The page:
Textiloma is defined as a tumor formed due to retained gauze. It is rarely reported in the musculoskeletal system. We are presenting a case with a soft tissue swelling over the lateral aspect of the lower third of the leg, come for implant removal of the distal tibia and fibular fracture. We removed the soft tissue mass enbloc thinking it to be a benign tumor. On cutting the mass on the operation table, a gauze piece encased by fibrous tissue was found. Textiloma can present as tumoral forms and can mimic as a pseudo-tumor.
  6 4,182 197
Multiple soft tissue aneurysmal cysts: An occurrence after resection of primary aneurysmal bone cyst of fibula
P Karkuzhali, Mahuya Bhattacharyya, P Sumitha
July-September 2007, 41(3):246-249
DOI:10.4103/0019-5413.33693  PMID:21139755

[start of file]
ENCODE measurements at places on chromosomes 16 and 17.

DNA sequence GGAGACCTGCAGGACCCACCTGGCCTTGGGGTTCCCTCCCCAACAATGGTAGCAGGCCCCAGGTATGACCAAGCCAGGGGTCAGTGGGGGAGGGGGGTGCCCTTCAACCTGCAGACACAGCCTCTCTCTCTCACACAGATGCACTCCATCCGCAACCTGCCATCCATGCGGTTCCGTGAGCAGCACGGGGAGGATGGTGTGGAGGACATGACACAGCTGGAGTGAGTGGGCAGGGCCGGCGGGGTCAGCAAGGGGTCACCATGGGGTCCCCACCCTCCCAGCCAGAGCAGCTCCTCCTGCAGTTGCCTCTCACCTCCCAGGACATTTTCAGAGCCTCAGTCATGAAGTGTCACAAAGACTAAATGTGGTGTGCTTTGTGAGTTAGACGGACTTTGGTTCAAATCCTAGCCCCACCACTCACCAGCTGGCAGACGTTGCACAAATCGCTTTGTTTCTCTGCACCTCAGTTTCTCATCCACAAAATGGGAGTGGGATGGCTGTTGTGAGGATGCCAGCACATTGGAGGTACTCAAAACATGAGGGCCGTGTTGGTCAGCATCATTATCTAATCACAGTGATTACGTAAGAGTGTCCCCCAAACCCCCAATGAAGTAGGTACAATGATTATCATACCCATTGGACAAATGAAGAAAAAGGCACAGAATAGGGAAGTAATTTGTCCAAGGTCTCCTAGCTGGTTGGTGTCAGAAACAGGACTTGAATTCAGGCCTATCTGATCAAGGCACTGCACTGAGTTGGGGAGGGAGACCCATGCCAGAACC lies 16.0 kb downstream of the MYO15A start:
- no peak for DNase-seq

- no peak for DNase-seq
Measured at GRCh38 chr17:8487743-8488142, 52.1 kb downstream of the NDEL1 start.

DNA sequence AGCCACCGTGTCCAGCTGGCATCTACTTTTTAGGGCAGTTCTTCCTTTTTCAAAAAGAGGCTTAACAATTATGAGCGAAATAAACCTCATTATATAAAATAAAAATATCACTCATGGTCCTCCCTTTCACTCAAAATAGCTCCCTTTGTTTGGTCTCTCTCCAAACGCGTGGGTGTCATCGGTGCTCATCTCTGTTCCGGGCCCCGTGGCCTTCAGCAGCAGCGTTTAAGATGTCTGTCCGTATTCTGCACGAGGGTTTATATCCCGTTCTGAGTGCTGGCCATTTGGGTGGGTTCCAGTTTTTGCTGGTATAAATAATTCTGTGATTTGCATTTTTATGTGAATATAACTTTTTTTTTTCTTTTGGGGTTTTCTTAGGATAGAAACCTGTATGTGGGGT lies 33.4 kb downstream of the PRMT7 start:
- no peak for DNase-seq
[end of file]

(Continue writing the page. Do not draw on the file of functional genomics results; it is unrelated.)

We report a case of multiple extraosseous aneurysmal cysts occurring in the muscle and subcutaneous plane of postero-lateral aspects of the upper right leg. They appeared about 15 months after resection of aneurysmal bone cyst of the upper end of the fibula. They varied in size from 2 cm to 5 cm. Radiologically they were well-defined lesions with central septate areas surrounded by a rim of calcification. Histologically they showed central cystic spaces separated by septa consisting of fibroblasts, osteoclast type of giant cells and reactive woven bone. Thus they showed histological similarity with aneurysmal bone cysts, but did not show any connection with the bone. Only very few examples of aneurysmal cysts of soft tissue had been described in the past one decade and they were reported in various locations including rare sites such as arterial wall and larynx. Recent cytogenetic analyses have shown abnormalities involving 17p11-13 and/or 16q22 in both osseous and extraosseous aneurysmal cysts indicating its probable neoplastic nature. Our case had unique features like multiplicity and occurrence after resection of primary aneurysmal bone cyst of the underlying bone.